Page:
Studies show that people who spend more time in nature feel more hopeful and often have better mental health. They feel more energetic, less stress, and less depression when outside. Being able to see a good landscape from their windows can help employees feel better about work in general and enjoy their job more.
The association between exposure to nature seems particularly strong when it comes to depression, which is a condition that can definitely sap your productivity. A study on twins that was published in the Journal of Epidemiology and Community Health found that people were less likely to feel depressed if they had ready access to green spaces.
The improvement in mental health can be indirect, too. For instance, the effect of tiring your mind from using directed attention increases impulsivity, distractibility, and irritability. This can increase the stress on everyone who has to work with the person who is fatigued. Many studies have shown that increased stress leads to increased absenteeism and decreased productivity.
Green Environments Improve Physical Health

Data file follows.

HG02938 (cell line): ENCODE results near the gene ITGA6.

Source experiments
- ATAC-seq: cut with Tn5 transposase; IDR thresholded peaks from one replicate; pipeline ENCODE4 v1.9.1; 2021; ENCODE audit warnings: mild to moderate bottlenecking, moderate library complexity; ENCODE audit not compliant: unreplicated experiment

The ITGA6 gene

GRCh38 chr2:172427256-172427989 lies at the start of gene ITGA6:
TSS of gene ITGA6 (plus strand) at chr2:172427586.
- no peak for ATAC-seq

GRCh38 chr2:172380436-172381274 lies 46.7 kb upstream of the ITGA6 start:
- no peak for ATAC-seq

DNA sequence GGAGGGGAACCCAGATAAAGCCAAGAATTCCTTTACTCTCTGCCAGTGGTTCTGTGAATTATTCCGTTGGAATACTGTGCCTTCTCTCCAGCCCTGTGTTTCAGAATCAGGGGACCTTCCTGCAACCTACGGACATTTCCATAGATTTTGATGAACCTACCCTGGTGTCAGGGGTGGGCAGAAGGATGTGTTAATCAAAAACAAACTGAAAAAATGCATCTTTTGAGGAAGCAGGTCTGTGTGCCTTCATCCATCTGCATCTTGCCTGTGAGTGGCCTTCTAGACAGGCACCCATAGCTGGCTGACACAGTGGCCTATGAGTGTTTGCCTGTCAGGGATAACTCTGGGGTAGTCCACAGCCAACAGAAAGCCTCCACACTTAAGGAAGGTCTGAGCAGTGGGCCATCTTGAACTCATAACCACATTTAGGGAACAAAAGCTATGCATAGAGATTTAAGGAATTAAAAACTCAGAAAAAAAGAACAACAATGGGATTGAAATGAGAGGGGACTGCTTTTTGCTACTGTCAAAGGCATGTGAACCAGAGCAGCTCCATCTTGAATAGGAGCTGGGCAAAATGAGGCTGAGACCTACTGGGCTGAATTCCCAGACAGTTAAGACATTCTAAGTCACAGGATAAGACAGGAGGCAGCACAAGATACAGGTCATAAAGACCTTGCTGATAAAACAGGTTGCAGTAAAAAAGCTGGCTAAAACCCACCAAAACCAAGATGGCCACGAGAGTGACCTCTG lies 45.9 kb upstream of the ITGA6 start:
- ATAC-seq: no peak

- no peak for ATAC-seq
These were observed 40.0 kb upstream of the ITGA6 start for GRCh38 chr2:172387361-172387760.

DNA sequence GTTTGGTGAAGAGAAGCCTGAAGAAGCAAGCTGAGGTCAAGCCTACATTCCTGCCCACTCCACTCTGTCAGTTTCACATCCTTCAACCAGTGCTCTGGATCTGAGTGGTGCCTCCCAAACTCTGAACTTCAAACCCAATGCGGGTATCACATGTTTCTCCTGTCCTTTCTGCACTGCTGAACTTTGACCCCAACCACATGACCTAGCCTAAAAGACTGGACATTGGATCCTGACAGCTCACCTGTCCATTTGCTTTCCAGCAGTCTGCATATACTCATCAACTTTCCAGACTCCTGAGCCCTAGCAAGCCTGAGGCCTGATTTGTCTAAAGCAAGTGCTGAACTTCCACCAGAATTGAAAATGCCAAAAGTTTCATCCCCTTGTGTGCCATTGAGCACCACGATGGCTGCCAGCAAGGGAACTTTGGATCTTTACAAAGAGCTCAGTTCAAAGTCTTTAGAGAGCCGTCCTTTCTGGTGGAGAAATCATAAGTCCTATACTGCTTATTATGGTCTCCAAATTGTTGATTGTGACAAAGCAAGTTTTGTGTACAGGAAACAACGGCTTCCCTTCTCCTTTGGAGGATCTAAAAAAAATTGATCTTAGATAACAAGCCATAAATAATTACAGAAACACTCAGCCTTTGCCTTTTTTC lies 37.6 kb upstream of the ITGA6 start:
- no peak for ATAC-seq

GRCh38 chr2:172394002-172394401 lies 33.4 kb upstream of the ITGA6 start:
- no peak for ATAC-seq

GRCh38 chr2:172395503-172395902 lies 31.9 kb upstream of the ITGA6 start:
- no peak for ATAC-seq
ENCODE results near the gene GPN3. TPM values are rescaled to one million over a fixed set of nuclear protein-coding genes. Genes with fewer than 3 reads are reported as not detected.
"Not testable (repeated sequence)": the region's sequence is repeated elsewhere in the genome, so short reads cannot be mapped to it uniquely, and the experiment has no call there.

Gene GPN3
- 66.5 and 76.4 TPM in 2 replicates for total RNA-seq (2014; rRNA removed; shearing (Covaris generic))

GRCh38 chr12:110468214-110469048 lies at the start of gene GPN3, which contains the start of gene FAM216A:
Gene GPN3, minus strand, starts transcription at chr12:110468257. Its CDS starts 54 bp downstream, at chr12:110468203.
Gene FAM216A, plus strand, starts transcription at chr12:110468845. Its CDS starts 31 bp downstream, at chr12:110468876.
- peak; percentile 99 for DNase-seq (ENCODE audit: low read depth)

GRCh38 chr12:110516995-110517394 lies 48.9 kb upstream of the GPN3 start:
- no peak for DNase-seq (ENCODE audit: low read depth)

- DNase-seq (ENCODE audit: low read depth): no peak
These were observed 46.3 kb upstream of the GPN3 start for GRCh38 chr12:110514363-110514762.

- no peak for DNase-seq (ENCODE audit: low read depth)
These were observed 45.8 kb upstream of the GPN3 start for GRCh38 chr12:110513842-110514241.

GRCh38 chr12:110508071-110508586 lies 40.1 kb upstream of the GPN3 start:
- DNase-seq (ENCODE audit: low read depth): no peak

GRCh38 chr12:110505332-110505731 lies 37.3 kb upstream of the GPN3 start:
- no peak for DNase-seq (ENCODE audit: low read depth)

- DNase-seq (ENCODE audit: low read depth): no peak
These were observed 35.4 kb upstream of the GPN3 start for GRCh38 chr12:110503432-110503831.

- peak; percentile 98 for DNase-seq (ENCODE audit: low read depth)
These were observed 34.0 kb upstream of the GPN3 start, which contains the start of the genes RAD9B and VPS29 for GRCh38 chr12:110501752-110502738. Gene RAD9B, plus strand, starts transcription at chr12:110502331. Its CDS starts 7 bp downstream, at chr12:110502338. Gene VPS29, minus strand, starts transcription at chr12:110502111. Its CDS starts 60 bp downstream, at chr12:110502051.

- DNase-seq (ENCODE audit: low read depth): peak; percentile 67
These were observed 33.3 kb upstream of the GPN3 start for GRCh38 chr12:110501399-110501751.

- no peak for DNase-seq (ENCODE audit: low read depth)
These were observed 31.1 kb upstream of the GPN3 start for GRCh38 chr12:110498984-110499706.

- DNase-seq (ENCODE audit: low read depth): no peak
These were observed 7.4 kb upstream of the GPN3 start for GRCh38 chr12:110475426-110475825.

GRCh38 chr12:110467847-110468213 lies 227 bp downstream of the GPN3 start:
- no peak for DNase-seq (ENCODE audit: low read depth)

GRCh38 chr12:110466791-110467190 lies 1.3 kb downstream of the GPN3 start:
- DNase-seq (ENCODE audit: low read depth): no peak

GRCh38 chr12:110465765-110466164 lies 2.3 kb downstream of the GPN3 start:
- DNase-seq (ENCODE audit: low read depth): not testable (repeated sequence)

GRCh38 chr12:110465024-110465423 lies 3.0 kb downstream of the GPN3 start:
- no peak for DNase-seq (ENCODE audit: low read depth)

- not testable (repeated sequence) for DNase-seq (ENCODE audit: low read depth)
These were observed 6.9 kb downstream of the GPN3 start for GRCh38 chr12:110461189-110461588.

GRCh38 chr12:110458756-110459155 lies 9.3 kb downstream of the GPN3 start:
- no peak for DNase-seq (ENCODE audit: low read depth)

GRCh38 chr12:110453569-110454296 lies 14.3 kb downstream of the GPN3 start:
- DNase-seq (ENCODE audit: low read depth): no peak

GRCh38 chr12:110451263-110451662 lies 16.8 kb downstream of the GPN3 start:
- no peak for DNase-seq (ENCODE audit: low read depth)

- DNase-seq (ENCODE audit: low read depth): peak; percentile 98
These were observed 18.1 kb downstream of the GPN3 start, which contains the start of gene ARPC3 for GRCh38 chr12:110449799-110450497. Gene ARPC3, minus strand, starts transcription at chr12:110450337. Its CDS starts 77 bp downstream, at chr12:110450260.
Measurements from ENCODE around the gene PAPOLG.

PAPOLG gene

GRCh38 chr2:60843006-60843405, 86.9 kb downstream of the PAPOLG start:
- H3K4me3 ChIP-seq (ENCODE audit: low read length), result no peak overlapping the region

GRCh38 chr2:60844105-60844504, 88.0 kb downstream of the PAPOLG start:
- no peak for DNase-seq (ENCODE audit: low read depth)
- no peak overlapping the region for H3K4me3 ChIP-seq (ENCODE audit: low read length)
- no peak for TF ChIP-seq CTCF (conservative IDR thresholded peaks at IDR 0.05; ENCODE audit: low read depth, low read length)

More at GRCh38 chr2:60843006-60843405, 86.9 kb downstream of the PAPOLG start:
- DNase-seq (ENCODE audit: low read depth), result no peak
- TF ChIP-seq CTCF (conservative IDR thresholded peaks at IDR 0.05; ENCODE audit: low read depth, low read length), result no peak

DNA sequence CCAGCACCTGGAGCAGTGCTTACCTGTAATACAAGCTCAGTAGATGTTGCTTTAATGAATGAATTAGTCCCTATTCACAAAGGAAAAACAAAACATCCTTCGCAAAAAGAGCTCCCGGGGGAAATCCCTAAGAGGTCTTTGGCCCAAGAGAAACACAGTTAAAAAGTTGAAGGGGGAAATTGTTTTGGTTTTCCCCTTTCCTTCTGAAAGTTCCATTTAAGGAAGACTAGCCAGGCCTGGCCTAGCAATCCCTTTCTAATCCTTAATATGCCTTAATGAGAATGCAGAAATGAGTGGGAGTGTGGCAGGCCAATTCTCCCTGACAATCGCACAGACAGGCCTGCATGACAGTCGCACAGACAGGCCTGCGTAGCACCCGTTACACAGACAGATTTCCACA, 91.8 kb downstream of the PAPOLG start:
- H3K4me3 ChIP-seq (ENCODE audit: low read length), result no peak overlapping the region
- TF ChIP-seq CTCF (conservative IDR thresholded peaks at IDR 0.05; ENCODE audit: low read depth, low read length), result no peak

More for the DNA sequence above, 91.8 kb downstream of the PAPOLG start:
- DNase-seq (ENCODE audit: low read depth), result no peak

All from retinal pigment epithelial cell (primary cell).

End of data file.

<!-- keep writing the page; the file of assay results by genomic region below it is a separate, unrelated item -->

There is a documented association between green spaces and improved health outcomes. This might have something to do with nature’s association with lowered stress levels. Lessening the stress people feel is known to have positive health effects such as improving sleep and making it easier to recover from illnesses.
For instance, there is a famous study that a director at Texas A&M University conducted on patients who were recovering from abdominal surgery. The director surveyed the recovery of patients who were given a view of trees from their window and the recovery of patients who were given a view of brick walls from their window, and he found that the patients who could see the trees recovered faster, didn’t request as much pain medication, and had fewer complications.
But beyond the effects of reducing stress, green landscapes may encourage physical activity. Taking a walk around the campus at lunch is a more attractive idea if the path that you will walk on is hedged with pretty flowers. Increased physical activity promotes general wellness, which in turn boosts attendance at work and the ability to concentrate on the tasks at hand.
These three subtle benefits make good landscaping design something to look into.